The Rise and Fall of Havana Hip Hop
In July 2007, to coincide with the Hip Hop Symposium, the Cuban
newspaper Granma ran an article titled ‘‘Cuban Hip Hop Exists.’’ If local
and foreign efforts had combined a decade earlier to turn Havana into
one of the most vibrant outposts of the Hip Hop Nation, this headline
illustrated the decline of more recent years. The pessimism and loss of
belief among rappers, particularly between the end of the rap festival in
2005 and the emergence of La Comisión Depuradora in 2007, is clear in
Papá Humbertico’s songs from Mano Armada’s 2006 demo Revolución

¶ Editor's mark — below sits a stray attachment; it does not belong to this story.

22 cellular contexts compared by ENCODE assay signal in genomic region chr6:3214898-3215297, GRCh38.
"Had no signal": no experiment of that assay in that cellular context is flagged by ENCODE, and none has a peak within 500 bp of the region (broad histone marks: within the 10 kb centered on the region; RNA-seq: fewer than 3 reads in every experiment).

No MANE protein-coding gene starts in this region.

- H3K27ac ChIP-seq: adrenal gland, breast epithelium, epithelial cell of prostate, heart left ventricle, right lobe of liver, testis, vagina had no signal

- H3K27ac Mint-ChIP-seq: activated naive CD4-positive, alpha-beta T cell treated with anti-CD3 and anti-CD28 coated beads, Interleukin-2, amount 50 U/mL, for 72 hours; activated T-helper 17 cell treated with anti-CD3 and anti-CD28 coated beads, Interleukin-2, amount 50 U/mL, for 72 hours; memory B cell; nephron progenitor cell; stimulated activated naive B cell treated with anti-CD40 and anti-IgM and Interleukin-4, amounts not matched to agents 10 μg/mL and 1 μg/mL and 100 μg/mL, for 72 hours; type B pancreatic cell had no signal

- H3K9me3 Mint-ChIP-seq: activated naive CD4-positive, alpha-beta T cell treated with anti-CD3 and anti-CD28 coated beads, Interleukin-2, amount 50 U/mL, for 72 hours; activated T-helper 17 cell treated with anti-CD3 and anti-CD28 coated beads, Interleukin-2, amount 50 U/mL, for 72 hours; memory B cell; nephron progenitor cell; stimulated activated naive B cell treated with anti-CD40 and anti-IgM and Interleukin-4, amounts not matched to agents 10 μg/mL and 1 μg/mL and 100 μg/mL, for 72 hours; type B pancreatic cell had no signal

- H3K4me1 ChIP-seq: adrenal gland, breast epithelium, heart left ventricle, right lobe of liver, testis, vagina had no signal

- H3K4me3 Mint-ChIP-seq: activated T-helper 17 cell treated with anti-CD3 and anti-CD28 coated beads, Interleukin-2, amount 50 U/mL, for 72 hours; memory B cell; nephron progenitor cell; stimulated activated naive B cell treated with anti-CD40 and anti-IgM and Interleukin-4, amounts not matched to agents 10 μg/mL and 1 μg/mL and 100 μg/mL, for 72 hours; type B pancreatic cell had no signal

dentro de la Revolución, such as ‘‘Fundido’’:
I’m done in, the stress is getting to me, I can’t do this anymore,
I can’t relax in the peñas any more, they do me in as well to tell
the truth.
In ‘‘Mi historia,’’ he raps:
Time passes and doesn’t come back,
The glory days are behind us.
Certainly, this nostalgic, ‘‘rise and fall’’ frame, reflecting a modernist
conception of time, is a common one in cultural movements, particularly
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